Information Ecologies and Digital Libraries
16 November 1999
8:30-9:00 Coffee and Doughnuts
6565 Frantz Road
Dublin, OH 43017
The way we pay attention to technology has consequences for how we design and use it. In this talk, I will discuss different ways of seeing, thinking, and talking about technology and technological change, drawing from ethnographic studies of technology applications in libraries, schools and offices. In particular, I suggest that one good way of paying attention to technologies and the social practices that surround their use is to think ecologically. The talk presents the idea of an information ecology, which we define as a system of people, tools, practices and values in a local setting. The metaphor of information ecology suggests particular ways we can sharpen our critical sensibilities and generate new design possibilities. The talk especially focuses on using this ecological perspective as a resource for the design of digital library tools and services.
Vicki O'Day is a doctoral student in the Department of Anthropology at University of California Santa Cruz. Her current work in technology studies builds on her earlier graduate training in computer science and her experience of doing ethnography in industrial research labs. Before returning to school, she worked at Xerox PARC (the Xerox Palo Alto Research Center), where she did research on two network communities; SeniorNet, an online community designed to help senior citizens and other adults. In earlier work at Hewlett Packard Labs, she did ethnographic studies of reference librarians, engineers, and business people, and she also designed and implemented software tools to support information access and collaborative work.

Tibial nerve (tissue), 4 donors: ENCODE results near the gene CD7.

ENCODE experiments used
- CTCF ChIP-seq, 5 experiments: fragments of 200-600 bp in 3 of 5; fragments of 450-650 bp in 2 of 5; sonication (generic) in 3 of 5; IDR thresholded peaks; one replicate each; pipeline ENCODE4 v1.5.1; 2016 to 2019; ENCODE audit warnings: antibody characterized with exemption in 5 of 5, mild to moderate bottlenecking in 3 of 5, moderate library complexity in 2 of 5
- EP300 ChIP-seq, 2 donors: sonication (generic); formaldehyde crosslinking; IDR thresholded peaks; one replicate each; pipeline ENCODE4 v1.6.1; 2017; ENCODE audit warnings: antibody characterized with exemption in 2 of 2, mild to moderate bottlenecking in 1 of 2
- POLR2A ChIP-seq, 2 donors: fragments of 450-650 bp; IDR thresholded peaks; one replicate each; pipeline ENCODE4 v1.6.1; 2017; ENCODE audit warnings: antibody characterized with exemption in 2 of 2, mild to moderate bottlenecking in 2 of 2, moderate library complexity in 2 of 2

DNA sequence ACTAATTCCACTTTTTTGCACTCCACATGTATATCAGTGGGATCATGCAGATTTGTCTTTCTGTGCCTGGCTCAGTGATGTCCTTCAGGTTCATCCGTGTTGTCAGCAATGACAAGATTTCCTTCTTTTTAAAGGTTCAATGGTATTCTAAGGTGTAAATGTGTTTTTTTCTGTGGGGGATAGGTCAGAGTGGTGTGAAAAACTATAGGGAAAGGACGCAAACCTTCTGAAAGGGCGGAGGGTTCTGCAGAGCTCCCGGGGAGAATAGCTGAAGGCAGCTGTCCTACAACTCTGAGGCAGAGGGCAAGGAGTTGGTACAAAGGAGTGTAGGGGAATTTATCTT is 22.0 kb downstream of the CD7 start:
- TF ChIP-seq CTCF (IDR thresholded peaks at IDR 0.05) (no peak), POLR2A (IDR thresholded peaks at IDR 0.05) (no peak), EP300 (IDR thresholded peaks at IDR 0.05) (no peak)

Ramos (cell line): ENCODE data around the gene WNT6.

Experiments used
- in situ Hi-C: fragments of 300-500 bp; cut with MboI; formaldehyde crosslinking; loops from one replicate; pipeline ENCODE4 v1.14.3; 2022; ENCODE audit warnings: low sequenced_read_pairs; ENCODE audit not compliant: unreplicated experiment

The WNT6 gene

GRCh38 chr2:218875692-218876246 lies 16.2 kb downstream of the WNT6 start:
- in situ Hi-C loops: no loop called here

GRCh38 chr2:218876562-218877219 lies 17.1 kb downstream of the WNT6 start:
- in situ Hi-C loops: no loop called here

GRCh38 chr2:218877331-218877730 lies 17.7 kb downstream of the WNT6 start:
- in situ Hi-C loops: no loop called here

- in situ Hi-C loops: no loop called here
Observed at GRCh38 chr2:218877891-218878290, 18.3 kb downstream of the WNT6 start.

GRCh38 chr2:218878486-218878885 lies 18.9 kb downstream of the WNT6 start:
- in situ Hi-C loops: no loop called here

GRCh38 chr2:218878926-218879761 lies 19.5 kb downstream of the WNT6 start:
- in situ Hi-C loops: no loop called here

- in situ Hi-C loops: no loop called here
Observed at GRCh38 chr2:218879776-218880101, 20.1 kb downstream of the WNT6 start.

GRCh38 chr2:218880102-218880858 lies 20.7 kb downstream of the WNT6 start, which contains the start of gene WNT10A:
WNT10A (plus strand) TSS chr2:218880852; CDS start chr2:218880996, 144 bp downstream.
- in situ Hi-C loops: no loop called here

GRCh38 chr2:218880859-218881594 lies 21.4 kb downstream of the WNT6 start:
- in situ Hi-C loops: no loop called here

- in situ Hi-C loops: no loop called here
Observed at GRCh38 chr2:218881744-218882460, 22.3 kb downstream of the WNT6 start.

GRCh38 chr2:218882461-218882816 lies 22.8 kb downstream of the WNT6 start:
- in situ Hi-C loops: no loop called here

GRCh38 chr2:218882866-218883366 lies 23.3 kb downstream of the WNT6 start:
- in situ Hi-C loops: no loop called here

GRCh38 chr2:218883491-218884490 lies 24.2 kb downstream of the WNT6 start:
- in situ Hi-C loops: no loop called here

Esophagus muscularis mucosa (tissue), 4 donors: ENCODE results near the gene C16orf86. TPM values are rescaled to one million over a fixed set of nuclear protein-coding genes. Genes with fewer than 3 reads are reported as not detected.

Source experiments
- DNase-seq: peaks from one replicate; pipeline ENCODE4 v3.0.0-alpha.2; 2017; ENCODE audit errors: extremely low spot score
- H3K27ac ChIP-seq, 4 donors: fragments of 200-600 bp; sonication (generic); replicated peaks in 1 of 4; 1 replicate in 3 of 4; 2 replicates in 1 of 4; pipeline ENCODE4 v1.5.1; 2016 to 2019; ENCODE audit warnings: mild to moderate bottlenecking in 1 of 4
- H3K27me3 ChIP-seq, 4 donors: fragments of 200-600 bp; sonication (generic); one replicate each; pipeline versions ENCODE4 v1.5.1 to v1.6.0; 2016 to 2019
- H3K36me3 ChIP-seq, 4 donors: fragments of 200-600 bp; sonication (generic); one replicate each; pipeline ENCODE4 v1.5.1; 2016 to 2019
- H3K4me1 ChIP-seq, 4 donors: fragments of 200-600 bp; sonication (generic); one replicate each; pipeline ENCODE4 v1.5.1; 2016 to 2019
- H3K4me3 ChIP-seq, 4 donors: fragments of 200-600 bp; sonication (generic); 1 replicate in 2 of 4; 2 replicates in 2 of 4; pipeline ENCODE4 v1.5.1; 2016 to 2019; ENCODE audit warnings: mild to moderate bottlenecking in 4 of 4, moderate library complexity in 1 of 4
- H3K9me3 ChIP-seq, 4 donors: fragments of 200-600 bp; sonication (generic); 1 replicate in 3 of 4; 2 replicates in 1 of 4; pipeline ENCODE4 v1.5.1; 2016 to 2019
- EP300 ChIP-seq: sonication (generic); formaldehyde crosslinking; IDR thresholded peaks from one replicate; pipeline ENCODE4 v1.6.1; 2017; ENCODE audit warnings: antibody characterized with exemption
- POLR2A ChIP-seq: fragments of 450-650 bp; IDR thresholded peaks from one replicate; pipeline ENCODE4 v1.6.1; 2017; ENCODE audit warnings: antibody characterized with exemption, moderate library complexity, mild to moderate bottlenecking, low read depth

Ms. O'Day is co-author of the book, Information Ecologies: Using Technology with Heart, which discusses some of the ways people can take more active roles in evaluating and choosing how technology is used in their workplaces, schools, libraries, hospitals, and other familiar settings.